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Page ii
This volume deals with the construction in
ferro-cement of a 65-foot (19.5 m) power boat
hull for twin engines. The construction method
demonstrated is the upright, welded framework
method in suspension from an overhead

The contents of this volume treat in proper
sequence with all the construction stages from
lofting through to a hull ready to be plastered.
Inevitably, for the purposes of illustrating the
construction work in detail, one single design
of hull had to be chosen. Prospective builders
of other designs of boats within this category
need not be deterred, however. The techniques
demonstrated here may be safely imitated to
produce other hulls of equal proven quality.

Construction Costs:
Costs of construction are what immediately
interest the prospective builder. Following the
reproduction of the set of drawings from which
this hull was built, a comprehensive catalogue
has been included. The catalogue lists all the
equipment and materials used in the yard and
in the construction of the demonstration hull.
It will be noted that some of the equipment
and most of the tools were purchased. In those
instances where equipment was required only
for a short period of time it was, where possible,
rented. In cases of either rental or purchase
the prices are recorded as they stood in
Seattle, Washington, USA, in the spring of 1972.

The costs of overheads: management, yard
material, electricity, insurance, social security,
etc., have been omitted because of the wide dif-
ferences in these costs from one place to another.

Labor Costs:
Labor costs also differ widely from one
region to another. For this reason estimates
are given of the number of man-hours required
to perform a given task by a given trade classi-
fication. This information will be found in the
Construction Schedule, a valuable guide which
is placed immediately after the Catalogue in
this Section. From these man-hour estimates
(in fact, an actual record of man-hours utilized

in the construction of the demonstration hull),
the prospective builder can calculate total labor
costs according to the rates prevailing in his

The Manager's Check-List:
The Construction Schedule has purposes
other than a guide to labor requirements and its
principal function is to serve as a form of check-
list for management. Here, in condensed form,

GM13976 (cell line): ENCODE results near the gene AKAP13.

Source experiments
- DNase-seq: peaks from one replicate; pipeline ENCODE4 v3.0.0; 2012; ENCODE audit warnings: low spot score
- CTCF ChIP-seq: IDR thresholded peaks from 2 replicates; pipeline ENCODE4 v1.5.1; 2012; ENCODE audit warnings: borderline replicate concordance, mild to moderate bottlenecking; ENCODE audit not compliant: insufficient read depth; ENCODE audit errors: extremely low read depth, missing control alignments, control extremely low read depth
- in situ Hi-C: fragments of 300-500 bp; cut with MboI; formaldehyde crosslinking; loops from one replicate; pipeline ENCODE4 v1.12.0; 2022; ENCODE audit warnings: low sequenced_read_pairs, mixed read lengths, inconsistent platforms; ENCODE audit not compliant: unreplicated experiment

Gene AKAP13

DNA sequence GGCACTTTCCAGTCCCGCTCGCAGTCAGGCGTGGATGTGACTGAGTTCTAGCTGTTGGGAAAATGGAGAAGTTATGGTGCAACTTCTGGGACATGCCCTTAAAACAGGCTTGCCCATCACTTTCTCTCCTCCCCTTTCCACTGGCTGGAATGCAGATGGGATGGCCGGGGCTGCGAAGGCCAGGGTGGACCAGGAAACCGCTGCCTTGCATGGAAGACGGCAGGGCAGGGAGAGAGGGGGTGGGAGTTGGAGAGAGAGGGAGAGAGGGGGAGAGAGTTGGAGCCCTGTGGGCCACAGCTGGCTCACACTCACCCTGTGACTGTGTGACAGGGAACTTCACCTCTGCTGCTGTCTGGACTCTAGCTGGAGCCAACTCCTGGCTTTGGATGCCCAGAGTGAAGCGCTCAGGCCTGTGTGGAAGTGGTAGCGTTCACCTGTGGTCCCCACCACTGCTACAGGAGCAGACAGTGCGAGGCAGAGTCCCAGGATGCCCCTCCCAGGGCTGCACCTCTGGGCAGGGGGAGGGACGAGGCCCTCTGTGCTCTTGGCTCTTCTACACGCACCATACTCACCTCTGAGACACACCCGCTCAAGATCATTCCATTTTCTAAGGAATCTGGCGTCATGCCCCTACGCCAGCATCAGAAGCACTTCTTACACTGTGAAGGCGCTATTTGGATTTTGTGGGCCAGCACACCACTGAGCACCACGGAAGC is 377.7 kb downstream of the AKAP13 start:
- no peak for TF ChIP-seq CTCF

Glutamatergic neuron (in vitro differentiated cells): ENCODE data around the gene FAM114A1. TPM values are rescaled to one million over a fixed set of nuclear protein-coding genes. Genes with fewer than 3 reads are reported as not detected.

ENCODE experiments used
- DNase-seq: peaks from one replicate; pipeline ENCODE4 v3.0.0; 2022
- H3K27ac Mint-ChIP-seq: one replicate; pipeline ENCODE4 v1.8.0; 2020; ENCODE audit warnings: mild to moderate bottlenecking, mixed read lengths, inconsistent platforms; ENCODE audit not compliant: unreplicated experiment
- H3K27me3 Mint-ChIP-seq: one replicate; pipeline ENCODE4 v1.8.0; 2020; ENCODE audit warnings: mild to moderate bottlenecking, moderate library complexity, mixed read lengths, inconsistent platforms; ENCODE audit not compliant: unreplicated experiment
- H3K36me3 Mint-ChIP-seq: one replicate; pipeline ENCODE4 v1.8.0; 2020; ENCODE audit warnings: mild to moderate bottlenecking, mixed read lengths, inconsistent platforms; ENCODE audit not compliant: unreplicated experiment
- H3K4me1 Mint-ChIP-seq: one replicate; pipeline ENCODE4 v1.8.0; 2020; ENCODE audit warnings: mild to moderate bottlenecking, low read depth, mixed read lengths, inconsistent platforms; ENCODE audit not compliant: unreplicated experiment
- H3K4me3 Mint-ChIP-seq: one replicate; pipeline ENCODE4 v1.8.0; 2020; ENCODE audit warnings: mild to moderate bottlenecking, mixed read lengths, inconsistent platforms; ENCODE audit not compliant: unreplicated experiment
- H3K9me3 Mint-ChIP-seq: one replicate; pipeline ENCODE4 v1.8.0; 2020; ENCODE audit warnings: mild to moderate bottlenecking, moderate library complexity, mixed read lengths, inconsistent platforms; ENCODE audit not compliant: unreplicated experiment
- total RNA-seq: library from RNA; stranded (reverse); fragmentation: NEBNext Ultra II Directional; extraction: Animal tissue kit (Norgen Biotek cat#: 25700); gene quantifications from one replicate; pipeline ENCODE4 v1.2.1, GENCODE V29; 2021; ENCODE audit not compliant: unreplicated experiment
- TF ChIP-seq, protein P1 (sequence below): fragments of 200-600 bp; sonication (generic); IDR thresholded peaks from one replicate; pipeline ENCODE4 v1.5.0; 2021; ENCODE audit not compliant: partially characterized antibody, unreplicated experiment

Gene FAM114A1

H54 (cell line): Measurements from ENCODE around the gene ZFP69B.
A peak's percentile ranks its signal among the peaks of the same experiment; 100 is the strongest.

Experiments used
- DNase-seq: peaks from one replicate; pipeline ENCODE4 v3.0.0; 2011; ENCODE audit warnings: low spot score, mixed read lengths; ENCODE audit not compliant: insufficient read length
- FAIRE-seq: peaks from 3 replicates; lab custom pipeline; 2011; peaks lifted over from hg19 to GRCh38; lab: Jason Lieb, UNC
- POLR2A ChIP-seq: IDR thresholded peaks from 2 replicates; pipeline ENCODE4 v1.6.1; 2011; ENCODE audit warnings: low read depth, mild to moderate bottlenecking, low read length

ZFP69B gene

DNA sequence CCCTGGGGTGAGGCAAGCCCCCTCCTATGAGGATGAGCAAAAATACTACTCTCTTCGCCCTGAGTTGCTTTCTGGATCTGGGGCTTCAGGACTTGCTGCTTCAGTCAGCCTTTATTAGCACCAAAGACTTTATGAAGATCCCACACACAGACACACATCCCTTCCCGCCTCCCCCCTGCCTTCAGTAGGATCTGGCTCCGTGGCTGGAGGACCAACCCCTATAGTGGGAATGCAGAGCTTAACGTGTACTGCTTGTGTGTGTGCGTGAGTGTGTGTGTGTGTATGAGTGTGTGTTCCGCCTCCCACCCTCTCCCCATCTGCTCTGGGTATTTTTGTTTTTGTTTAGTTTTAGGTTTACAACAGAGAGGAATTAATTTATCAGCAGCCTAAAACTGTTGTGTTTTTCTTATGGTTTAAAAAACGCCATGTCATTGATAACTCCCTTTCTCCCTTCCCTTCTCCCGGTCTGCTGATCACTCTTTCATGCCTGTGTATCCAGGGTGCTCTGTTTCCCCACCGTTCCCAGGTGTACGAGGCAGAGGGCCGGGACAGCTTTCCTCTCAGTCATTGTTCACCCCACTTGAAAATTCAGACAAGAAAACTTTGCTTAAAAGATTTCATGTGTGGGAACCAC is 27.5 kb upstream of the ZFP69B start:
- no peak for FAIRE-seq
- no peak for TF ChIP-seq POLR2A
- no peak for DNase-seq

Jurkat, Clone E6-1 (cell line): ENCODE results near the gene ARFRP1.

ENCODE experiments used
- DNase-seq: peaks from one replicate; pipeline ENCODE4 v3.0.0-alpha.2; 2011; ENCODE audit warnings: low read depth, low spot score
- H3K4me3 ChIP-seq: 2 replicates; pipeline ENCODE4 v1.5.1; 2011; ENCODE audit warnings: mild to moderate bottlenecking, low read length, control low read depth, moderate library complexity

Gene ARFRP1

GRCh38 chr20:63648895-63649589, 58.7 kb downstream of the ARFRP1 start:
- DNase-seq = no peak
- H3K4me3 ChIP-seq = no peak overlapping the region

the manager has set down before him all the essen-
tial information required for building the hull
efficiently. For precise details on certain jobs
the manager refers, by numbers of Stage, Job
and Task, to the corresponding section in the
text, for both text and Construction Schedule
follow the same titles and sequence.

The Construction Schedule reminds the
manager when to consult the Catalogue for deliv-
eries of materials and equipment. It informs him,
as has been mentioned, on what types of trades-
men will be required for a certain job, also, how
long the job should take.

Because of printing space requirements only
a skeleton Construction Schedule is included
here but, in expanded form, more space would
be given for the manager's own annotations. In

the case of series production of one design of
hull the Construction Schedule would be con-
stantly revised according to the performance of
the work force as it gained efficiency. The basic
information contained in the Construction
Schedule would be submitted to an over-all,
Master Construction Schedule which would pro-
ject, on one sheet of paper at any one time the
varying stages of production of all the boats in
the yard. This was the system employed in the
Bahamas in 1971 when a new boat yard was
developed, men trained and ten ferro-cement
vessels of one design were successfully built and
launched within a five-month period. (See
Volume III.) If a crisis should arise where a fleet
is required in a hurry, a production schedule of
this type could be effectively used on a protected
beach to produce one boat complete through
trials every working day. Providing space, mate-
rials, labor and money were available. Details of
the production method would alter but this
tried and proven principle would remain the

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